Macquarie Street Asylum in Parramatta, circa 1880. Local Studies Photograph Collection LSOP 114

“Parramatta has another feature of interest, and it is this that brings us here to-day. It is a veritable city of asylums – asylums for infirmity, asylums for orphanhood, asylums for papaurism, asylums for insanity, and asylums for crime”[I]

The history of the Macquarie Street Asylum in Parramatta has been previously detailed in Macquarie Street Asylum, Parramatta – Part One, Macquarie Street Asylum, Parramatta – Part Two and Macquarie Barracks Commemorative Stone, 1820. It was one of many facilities in Parramatta; indeed, so prominent were the institutions in the township that one anonymous observer declared that “in whatever direction you turn the eye will rest on the walls of a great public charity”.[ii] A tour of the various welfare and health institutions in Parramatta provides insight into the breadth of charitable services in operation:

Here are congregated, surely, victims of all the ills to which flesh is heir – social, physical, mental, moral ills. Within a stone’s throw of each other you may find the octogenarian pauper and the young girl waif not yet entered upon her teens. Two criminals who escaped from gaol over there a week or two ago were recaptured in the lunatics’ yard near by. As you walk through the infirmary wards of one institution after another you see the same types repeated, from the child dying of consumption, surrounded by her pictures and playthings, to that old, old man I saw in the George-street Asylum who worked for Governor King in the last century, and who now hesitates in the last stages of senile decay. Here is a fine strong young fellow sequestered from the world by reasons of an hallucination…Here, again, is a well-fed and decidedly muscular-looking youth spending six months in a separate cell in the gaol for vagrancy. At the pauper asylum by the river I saw a lad, crippled for life by the ill-treatment of his father…[iii]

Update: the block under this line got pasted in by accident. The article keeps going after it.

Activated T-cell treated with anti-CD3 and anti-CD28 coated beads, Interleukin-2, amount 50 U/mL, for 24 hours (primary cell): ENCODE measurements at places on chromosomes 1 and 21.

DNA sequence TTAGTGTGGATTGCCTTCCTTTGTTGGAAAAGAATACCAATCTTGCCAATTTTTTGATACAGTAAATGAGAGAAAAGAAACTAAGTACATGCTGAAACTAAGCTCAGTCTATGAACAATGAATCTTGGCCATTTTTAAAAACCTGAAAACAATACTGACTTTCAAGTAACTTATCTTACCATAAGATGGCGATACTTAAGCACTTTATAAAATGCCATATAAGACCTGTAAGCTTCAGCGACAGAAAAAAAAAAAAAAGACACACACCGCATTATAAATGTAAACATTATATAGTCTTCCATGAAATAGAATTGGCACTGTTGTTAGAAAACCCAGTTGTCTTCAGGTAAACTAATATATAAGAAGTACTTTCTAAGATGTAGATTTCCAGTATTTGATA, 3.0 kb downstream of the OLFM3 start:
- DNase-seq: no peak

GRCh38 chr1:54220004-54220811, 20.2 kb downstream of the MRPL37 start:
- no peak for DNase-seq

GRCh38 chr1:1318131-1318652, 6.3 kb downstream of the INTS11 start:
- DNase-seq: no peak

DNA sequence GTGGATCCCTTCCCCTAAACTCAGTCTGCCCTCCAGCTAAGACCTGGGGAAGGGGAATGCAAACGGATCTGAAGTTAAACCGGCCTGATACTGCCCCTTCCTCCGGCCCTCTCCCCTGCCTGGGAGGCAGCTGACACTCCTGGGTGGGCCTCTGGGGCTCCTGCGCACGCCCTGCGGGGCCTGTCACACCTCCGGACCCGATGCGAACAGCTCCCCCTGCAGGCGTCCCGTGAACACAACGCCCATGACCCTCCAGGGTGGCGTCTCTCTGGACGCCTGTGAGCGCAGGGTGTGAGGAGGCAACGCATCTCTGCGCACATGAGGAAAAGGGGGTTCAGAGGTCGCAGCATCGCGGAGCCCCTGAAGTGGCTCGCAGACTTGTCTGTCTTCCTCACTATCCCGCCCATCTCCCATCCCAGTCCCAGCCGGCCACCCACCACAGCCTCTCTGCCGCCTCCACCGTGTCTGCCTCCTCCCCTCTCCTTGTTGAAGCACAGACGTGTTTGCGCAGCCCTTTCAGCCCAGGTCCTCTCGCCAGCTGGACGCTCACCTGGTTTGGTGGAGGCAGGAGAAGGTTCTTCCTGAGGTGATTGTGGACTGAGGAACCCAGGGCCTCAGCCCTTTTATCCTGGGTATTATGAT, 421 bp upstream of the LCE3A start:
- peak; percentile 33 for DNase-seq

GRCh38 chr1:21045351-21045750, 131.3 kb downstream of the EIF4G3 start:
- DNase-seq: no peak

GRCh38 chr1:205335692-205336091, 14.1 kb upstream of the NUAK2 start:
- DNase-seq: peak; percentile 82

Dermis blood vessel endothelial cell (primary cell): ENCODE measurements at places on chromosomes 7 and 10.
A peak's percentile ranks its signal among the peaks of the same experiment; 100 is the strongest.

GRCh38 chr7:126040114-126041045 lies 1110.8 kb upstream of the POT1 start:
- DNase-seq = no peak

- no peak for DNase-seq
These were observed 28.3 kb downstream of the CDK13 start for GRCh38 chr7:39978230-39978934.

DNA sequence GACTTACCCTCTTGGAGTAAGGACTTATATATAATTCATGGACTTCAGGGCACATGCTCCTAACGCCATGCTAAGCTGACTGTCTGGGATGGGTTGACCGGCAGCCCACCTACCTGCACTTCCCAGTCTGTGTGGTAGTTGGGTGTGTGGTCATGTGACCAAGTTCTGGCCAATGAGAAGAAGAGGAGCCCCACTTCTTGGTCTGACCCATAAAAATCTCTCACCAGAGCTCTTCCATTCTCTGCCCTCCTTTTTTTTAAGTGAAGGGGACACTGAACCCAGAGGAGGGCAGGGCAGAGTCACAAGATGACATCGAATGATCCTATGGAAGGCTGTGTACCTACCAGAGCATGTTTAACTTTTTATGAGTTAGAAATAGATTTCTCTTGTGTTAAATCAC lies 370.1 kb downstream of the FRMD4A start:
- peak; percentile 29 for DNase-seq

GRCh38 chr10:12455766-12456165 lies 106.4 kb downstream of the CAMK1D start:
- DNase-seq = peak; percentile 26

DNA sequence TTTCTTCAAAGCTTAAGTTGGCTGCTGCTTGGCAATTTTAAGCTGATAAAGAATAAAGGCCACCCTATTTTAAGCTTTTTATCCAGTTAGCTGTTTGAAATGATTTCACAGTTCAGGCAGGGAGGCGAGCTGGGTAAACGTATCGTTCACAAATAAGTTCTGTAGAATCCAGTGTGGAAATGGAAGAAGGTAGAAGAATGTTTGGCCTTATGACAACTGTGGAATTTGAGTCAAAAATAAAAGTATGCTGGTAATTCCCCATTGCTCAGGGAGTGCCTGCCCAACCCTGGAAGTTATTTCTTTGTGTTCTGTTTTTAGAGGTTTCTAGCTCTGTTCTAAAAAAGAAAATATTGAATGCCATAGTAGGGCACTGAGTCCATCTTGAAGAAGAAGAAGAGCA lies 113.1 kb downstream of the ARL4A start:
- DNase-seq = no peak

The predominance of asylums, hospitals and goals in the Parramatta region was not without controversy. A two part story on Parramatta as “A City of Asylums” featured in the Sydney Morning Herald in August, 1890, in which the question was asked – “Is it good for the town thus hemmed in by asylums, or for the population that grows up dominated by their sinister influence?”.[iv] Archdeacon Gunther of St. John’s, whilst noting that “pauperism in Sydney is a sad reality and that the proportions of paupers to our population is shamefully large and rapidly increasing”, questioned why “there should be such [a] concentration in Parramatta”, reiterating that “the town of Parramatta seems to be fast becoming a city of asylums”.[v] This sentiment was, perhaps more bluntly, obvious in the Cumberland Argus and Fruitgrowers Advocate where a poet called “A Ratepayer” was moved to action “because Parramatta is being made a rubbish-heap for prisoners, madmen and mendicants by the establishment of so many asylums in its midst”, penning the poem “A City of Asylums” which begins: